March 15, 2019 Felicia Durling

The Safe Way to Detox from Drugs – What You Should Always, and Never, Do

Did you know that every 19 minutes an American dies from opioid or heroin overdose?

No wonder that more people are looking for help for either themselves or their loved ones.

There is a safe way to detox from drugs.

Keep reading for a simple breakdown of the common “dos and don’ts,” and why they matter when it comes to detoxing.

Safe Way to Detox from Drugs

Detoxing the body is reversing the physical changes that have happened throughout the addiction time. The changes the body goes through are the buildup tolerance to the drug the body gets addicted to. Certain brain chemicals become stronger over time to be able to withstand the effects of the drug.

Some people might also have fewer receptors in the body after long term addiction. The changes in every person vary depending on the person, how long the addiction has been going on, and the substance they were addicted to. Choosing a safe way to detox from drugs will be beneficial.


Withdrawals from drugs and alcohol can be uncomfortable. Sometimes the symptoms from withdrawing can be too much to handle that the person prefers to go back to using what they were addicted to. This gives them relief from the withdrawals and becomes a vicious cycle.

Quitting becomes difficult for people because the withdrawals become unmanageable and too much to handle. Detox from drugs is the first step in becoming clean and happens when a person is ready to say this is enough.

Home Detox

Detoxing at home isn’t impossible but it can be dangerous. It requires a strong support system and strong will from the one suffering from the addiction. There are certain substances that can cause life-threatening withdrawals which can be dangerous during the detox process.

Withdrawal symptoms from the following can be dangerous:

  • Alcohol
  • Benzodiazepines
  • Opiates

The body’s response to the extreme changes when you quit the ones above can lead to death. quitting cold turkey can put your body into shock because it’s too much at once.

Detox at home can be dangerous and even fatal if this is the only choice in your case make sure you plan ahead. Have daily meals planned out and someone you trust there with you at all times.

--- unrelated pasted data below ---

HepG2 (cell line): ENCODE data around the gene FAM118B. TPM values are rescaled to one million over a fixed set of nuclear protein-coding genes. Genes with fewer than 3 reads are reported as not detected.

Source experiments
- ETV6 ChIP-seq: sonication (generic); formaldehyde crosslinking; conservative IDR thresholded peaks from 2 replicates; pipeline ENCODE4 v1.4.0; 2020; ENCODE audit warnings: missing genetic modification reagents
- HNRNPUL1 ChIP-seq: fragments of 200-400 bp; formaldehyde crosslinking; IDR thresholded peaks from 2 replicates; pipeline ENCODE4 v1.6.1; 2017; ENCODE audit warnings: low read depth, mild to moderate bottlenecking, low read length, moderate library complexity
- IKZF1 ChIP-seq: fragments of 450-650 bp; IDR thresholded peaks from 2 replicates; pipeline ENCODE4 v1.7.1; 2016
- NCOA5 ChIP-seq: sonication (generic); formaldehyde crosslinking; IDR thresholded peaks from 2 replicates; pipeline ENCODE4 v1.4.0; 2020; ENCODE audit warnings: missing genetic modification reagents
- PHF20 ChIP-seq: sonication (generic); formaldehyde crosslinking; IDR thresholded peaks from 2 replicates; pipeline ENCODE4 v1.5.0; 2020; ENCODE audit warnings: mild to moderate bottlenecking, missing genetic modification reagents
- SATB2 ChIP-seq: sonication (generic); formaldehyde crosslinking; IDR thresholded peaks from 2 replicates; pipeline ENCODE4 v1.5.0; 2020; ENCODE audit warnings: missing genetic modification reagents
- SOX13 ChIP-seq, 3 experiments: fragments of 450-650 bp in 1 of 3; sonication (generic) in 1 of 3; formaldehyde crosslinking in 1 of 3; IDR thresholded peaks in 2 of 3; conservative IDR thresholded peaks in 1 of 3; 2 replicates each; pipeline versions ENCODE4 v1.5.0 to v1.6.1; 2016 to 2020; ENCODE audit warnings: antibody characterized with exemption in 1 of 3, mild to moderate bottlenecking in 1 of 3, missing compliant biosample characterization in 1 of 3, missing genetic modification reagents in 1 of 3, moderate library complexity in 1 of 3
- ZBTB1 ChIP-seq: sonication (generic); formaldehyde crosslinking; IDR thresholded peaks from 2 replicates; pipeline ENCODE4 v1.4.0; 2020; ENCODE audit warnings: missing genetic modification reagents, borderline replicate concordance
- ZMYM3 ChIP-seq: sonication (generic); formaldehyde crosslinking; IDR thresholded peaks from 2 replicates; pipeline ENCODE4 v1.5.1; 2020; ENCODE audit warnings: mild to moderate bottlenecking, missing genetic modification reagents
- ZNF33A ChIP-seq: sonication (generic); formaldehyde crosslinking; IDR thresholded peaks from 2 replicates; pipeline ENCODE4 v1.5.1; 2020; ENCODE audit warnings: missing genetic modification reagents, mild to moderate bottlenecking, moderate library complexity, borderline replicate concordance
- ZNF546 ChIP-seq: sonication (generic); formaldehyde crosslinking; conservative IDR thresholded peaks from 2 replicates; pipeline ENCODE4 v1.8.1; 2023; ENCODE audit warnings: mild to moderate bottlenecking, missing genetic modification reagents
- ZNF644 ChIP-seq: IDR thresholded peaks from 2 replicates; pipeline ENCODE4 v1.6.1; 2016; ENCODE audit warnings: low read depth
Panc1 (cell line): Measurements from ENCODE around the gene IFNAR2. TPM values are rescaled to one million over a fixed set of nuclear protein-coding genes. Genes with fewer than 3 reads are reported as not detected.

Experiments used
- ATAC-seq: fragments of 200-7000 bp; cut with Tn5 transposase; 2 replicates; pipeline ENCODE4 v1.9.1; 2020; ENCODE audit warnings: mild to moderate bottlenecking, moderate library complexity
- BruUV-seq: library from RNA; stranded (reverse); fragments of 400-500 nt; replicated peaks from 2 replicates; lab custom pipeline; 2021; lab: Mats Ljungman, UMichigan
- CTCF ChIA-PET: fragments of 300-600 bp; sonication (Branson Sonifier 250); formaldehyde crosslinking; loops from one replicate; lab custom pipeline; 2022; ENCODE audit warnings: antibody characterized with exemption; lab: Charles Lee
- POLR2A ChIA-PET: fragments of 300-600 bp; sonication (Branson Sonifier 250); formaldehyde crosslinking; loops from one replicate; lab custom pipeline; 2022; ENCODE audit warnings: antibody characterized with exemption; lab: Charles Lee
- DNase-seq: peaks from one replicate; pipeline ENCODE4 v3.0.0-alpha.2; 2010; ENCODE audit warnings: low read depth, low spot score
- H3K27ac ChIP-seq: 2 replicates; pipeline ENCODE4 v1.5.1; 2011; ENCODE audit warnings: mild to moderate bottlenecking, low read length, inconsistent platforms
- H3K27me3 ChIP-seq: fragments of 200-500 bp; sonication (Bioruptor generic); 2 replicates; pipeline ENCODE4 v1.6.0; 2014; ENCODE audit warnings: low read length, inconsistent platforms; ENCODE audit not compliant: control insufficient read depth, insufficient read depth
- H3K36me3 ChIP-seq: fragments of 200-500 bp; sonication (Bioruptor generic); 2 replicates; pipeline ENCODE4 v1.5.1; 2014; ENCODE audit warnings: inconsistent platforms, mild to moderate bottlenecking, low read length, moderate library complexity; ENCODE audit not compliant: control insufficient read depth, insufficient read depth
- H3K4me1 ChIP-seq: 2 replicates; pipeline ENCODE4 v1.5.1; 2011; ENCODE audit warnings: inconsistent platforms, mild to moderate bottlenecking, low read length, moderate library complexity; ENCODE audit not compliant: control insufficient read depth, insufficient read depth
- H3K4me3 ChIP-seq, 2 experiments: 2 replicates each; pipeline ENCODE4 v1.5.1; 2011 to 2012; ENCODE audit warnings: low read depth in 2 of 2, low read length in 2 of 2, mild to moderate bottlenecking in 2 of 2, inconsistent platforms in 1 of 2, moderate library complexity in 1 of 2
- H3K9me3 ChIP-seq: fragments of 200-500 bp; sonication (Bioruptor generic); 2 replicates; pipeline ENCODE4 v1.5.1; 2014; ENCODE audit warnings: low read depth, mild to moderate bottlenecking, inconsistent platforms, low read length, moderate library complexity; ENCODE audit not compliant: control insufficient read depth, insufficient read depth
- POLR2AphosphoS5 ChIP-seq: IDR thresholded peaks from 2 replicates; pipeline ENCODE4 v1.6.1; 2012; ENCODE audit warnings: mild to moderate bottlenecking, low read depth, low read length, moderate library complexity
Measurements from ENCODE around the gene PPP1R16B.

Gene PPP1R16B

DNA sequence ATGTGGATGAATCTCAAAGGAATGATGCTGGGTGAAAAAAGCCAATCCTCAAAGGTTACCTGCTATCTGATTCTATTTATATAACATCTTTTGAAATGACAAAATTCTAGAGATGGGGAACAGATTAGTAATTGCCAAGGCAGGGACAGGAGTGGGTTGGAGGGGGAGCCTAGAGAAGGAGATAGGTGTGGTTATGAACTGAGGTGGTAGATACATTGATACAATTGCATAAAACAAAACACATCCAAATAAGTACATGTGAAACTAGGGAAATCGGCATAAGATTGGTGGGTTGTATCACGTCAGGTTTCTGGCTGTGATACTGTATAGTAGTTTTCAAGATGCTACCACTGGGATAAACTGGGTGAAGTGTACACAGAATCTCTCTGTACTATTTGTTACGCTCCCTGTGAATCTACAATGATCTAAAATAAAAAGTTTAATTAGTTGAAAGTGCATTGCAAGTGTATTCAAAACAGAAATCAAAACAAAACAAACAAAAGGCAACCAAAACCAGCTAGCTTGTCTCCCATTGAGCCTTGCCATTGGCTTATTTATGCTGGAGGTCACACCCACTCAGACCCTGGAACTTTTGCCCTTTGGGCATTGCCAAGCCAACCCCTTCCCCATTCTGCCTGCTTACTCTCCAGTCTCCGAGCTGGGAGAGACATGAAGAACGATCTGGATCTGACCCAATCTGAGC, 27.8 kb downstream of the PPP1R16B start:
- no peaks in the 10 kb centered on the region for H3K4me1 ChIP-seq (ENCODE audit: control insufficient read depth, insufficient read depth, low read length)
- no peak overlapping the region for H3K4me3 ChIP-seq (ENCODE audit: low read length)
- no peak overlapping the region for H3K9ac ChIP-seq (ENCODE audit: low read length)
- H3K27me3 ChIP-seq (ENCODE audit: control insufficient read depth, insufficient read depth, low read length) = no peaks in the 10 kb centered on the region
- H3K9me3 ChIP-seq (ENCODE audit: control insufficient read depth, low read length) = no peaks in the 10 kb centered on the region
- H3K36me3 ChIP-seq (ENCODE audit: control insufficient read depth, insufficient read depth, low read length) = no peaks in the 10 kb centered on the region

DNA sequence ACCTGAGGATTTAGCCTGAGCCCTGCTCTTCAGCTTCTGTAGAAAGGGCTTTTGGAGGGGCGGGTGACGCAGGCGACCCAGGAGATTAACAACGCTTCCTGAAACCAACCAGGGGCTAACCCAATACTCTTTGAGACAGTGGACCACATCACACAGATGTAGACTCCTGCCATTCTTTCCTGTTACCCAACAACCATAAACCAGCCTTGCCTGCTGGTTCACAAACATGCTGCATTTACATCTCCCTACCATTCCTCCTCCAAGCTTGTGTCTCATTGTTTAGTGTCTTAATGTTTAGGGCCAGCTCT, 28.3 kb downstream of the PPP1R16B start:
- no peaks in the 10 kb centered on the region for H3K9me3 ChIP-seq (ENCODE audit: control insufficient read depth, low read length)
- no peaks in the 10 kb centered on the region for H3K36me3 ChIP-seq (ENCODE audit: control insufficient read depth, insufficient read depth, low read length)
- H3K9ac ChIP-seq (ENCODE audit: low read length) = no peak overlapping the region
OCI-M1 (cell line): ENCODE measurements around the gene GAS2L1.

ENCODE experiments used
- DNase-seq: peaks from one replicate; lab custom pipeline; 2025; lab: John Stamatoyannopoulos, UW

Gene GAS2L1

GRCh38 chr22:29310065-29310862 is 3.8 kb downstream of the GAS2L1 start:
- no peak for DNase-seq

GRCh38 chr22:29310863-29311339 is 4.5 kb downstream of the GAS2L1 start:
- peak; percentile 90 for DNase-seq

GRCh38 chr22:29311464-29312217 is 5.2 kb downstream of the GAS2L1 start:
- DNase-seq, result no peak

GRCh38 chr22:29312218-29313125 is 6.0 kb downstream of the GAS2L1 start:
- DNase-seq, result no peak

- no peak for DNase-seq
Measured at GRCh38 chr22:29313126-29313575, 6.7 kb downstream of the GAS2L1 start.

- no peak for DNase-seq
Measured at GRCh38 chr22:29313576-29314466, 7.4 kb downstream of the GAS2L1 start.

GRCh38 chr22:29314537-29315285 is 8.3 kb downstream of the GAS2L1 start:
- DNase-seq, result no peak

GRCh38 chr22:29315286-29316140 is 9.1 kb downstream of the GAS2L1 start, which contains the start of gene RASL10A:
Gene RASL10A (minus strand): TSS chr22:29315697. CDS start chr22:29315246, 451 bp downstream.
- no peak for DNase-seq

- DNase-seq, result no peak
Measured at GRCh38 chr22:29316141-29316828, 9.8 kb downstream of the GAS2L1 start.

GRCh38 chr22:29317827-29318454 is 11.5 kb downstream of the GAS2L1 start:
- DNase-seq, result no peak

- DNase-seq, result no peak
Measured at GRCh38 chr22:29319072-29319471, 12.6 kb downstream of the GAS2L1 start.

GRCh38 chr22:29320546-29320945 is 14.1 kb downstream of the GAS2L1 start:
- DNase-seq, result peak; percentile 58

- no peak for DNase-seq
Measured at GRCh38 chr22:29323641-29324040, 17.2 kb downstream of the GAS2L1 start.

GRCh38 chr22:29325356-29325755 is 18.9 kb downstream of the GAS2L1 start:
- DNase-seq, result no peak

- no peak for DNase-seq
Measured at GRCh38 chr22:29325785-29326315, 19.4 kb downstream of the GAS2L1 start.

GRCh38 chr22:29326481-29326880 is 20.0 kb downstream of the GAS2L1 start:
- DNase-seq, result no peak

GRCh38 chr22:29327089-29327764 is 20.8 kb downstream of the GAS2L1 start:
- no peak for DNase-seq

Medicated Detox

This type of detox doesn’t mean that medications are used during the detox. They can take place in a medical setting but still be natural. If you choose this route you will have a doctor that is available for medical intervention if it becomes necessary.

You also have access to doctor supervision. You have the choice of an inpatient or an outpatient setting. Going this route is a safer way to detox than doing it at home without a professional to help in case of an emergency.

There’s also the option of having certain medications during the detox process to help reduce the cravings and decrease the withdrawal symptoms. Using medications can make it easier to slowly come off the drug you’re addicted to. The reason some people choose this route is that it’s easier to detox this way.

What to Expect

The first step, is an evaluation to see how long the addiction has been, the type of substance that has been abused, health history, and your goals. The next step is usually a stabilization process which is to monitor your symptoms and it involves certain medications. The last step is to go over your treatment options.

Detox is the first step in the process, ongoing treatment is what will give the best chances for recovery.

Medications Used

The FDA approved three medications for those addicted to opioids and three for those with alcohol addictions.

Patients with opioid addictions can be given the following during their detox:

  • Buprenorphine: reduces the withdrawal symptoms without the euphoric feelings
  • Methadone: this drug activates the brains opioid receptors which reduce cravings and prevents withdrawal symptoms
  • Naltrexone: used after detox to help prevent relapse by blocking the brain’s opioid receptors

Patients with alcohol addictions might be given the following:

  • Acamprosate: used to reduce the withdrawal symptoms
  • Disulfiram: turns off an enzyme the body needs to metabolize alcohol which in turn makes it uncomfortable to drink
  • Naltrexone: this blocks the brain’s opioid receptors

Everyone’s situation and addiction case are a bit different. A professional will help you pick the best treatment for your addiction. A doctor will help you plan out when to stop using the medications gradually.

Medical detox medications can be taken for extended periods of time as long as a regimen is followed that it put together by a doctor. These drugs have to be gradually stopped to avoid withdrawals from them.

Other Symptoms

During the detox process patients might also experience other symptoms such as nausea, insomnia, headaches, migraines. Doctors will use other medications to address those needs if they come up.

Clean Chapter Ahead

The road to staying clean is a long one but it doesn’t have to be lonely. Detox from drugs will give you a new meaning to life and will help you achieve any life goals you’ve been putting off. Medications and detox alone won’t result in a 100% recovery from addiction.

A complete treatment calls for long-term treatment after detox and an aftercare program with classes and group activities. This can last for years depending on the person, how long the addiction was, and their addiction.

Are you looking for a custom recovery plan for yourself or someone you love? Contact us today to go over the best options.

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